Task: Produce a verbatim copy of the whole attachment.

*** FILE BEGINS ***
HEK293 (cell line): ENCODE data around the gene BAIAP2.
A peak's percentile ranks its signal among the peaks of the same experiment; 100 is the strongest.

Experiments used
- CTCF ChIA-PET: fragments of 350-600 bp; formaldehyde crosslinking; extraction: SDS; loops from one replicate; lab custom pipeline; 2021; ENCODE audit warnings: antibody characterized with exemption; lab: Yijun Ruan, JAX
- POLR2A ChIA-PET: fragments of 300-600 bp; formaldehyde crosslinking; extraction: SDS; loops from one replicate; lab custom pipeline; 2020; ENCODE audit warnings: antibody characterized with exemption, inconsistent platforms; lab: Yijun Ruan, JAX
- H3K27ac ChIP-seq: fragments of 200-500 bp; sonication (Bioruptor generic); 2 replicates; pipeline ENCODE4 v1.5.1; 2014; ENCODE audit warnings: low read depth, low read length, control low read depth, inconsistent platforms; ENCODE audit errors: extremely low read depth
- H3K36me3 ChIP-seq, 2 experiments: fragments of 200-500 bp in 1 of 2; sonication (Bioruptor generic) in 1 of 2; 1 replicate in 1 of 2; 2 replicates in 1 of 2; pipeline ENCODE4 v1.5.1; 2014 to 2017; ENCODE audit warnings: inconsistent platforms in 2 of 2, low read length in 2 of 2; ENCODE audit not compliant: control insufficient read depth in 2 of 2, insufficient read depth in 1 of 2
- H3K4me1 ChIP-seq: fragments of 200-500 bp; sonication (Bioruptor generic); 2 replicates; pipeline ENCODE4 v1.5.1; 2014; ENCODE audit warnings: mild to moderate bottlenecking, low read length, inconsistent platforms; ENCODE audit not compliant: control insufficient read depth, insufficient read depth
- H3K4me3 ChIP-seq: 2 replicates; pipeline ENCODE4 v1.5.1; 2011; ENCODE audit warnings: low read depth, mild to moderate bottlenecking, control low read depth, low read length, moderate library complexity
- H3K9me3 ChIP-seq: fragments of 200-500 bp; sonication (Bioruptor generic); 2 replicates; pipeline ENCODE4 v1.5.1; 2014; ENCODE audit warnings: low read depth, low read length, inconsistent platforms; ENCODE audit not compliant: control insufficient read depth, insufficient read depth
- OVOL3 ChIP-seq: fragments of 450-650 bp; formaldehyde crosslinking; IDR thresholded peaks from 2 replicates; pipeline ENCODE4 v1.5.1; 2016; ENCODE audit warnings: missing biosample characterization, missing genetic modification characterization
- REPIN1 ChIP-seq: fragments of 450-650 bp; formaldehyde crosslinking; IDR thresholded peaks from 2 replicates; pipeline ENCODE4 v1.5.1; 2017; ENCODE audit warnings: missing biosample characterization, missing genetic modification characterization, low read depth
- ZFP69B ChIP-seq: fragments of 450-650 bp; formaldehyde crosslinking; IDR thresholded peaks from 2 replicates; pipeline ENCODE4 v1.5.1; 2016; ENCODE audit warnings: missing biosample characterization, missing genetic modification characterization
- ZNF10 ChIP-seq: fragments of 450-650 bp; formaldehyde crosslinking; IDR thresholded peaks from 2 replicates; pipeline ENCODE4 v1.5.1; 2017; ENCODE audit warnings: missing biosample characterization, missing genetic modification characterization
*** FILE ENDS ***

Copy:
HEK293 (cell line): ENCODE data around the gene BAIAP2.
A peak's percentile ranks its signal among the peaks of the same experiment; 100 is the strongest.

Experiments used
- CTCF ChIA-PET: fragments of 350-600 bp; formaldehyde crosslinking; extraction: SDS; loops from one replicate; lab custom pipeline; 2021; ENCODE audit warnings: antibody characterized with exemption; lab: Yijun Ruan, JAX
- POLR2A ChIA-PET: fragments of 300-600 bp; formaldehyde crosslinking; extraction: SDS; loops from one replicate; lab custom pipeline; 2020; ENCODE audit warnings: antibody characterized with exemption, inconsistent platforms; lab: Yijun Ruan, JAX
- H3K27ac ChIP-seq: fragments of 200-500 bp; sonication (Bioruptor generic); 2 replicates; pipeline ENCODE4 v1.5.1; 2014; ENCODE audit warnings: low read depth, low read length, control low read depth, inconsistent platforms; ENCODE audit errors: extremely low read depth
- H3K36me3 ChIP-seq, 2 experiments: fragments of 200-500 bp in 1 of 2; sonication (Bioruptor generic) in 1 of 2; 1 replicate in 1 of 2; 2 replicates in 1 of 2; pipeline ENCODE4 v1.5.1; 2014 to 2017; ENCODE audit warnings: inconsistent platforms in 2 of 2, low read length in 2 of 2; ENCODE audit not compliant: control insufficient read depth in 2 of 2, insufficient read depth in 1 of 2
- H3K4me1 ChIP-seq: fragments of 200-500 bp; sonication (Bioruptor generic); 2 replicates; pipeline ENCODE4 v1.5.1; 2014; ENCODE audit warnings: mild to moderate bottlenecking, low read length, inconsistent platforms; ENCODE audit not compliant: control insufficient read depth, insufficient read depth
- H3K4me3 ChIP-seq: 2 replicates; pipeline ENCODE4 v1.5.1; 2011; ENCODE audit warnings: low read depth, mild to moderate bottlenecking, control low read depth, low read length, moderate library complexity
- H3K9me3 ChIP-seq: fragments of 200-500 bp; sonication (Bioruptor generic); 2 replicates; pipeline ENCODE4 v1.5.1; 2014; ENCODE audit warnings: low read depth, low read length, inconsistent platforms; ENCODE audit not compliant: control insufficient read depth, insufficient read depth
- OVOL3 ChIP-seq: fragments of 450-650 bp; formaldehyde crosslinking; IDR thresholded peaks from 2 replicates; pipeline ENCODE4 v1.5.1; 2016; ENCODE audit warnings: missing biosample characterization, missing genetic modification characterization
- REPIN1 ChIP-seq: fragments of 450-650 bp; formaldehyde crosslinking; IDR thresholded peaks from 2 replicates; pipeline ENCODE4 v1.5.1; 2017; ENCODE audit warnings: missing biosample characterization, missing genetic modification characterization, low read depth
- ZFP69B ChIP-seq: fragments of 450-650 bp; formaldehyde crosslinking; IDR thresholded peaks from 2 replicates; pipeline ENCODE4 v1.5.1; 2016; ENCODE audit warnings: missing biosample characterization, missing genetic modification characterization
- ZNF10 ChIP-seq: fragments of 450-650 bp; formaldehyde crosslinking; IDR thresholded peaks from 2 replicates; pipeline ENCODE4 v1.5.1; 2017; ENCODE audit warnings: missing biosample characterization, missing genetic modification characterization